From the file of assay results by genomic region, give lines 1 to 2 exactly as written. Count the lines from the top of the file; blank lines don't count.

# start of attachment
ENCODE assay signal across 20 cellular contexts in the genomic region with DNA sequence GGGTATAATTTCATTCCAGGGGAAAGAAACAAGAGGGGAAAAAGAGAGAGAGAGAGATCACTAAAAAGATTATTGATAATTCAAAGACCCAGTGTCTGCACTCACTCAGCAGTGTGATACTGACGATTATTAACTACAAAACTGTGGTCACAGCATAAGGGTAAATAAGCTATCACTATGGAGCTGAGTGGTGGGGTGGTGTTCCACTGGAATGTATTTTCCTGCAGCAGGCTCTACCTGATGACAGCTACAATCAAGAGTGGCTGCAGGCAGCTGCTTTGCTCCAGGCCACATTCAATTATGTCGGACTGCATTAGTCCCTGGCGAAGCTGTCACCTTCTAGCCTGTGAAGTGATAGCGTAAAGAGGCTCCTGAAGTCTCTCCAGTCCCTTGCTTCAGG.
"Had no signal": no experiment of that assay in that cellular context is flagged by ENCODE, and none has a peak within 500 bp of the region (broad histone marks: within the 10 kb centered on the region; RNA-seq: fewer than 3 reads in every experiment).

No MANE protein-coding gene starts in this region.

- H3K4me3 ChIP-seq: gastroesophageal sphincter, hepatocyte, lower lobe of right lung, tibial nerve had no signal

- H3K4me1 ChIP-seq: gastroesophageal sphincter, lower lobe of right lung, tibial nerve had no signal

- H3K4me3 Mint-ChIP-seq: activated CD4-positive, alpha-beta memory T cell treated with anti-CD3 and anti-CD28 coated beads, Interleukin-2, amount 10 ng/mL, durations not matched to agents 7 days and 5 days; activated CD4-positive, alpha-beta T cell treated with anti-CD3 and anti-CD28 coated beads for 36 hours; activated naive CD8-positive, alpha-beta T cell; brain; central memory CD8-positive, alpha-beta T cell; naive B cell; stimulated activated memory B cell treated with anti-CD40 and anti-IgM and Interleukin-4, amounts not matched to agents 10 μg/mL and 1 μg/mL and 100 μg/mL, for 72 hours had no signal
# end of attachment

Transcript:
ENCODE assay signal across 20 cellular contexts in the genomic region with DNA sequence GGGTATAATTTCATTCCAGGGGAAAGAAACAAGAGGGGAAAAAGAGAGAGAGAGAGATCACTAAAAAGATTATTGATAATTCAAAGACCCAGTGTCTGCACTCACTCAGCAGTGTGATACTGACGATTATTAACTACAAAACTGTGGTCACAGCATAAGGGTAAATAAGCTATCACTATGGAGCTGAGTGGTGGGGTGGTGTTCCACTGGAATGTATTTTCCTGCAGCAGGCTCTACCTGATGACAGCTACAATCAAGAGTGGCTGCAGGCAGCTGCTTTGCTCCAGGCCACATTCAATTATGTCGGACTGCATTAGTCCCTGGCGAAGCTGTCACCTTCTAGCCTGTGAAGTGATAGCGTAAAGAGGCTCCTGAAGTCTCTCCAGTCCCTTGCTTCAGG.
"Had no signal": no experiment of that assay in that cellular context is flagged by ENCODE, and none has a peak within 500 bp of the region (broad histone marks: within the 10 kb centered on the region; RNA-seq: fewer than 3 reads in every experiment).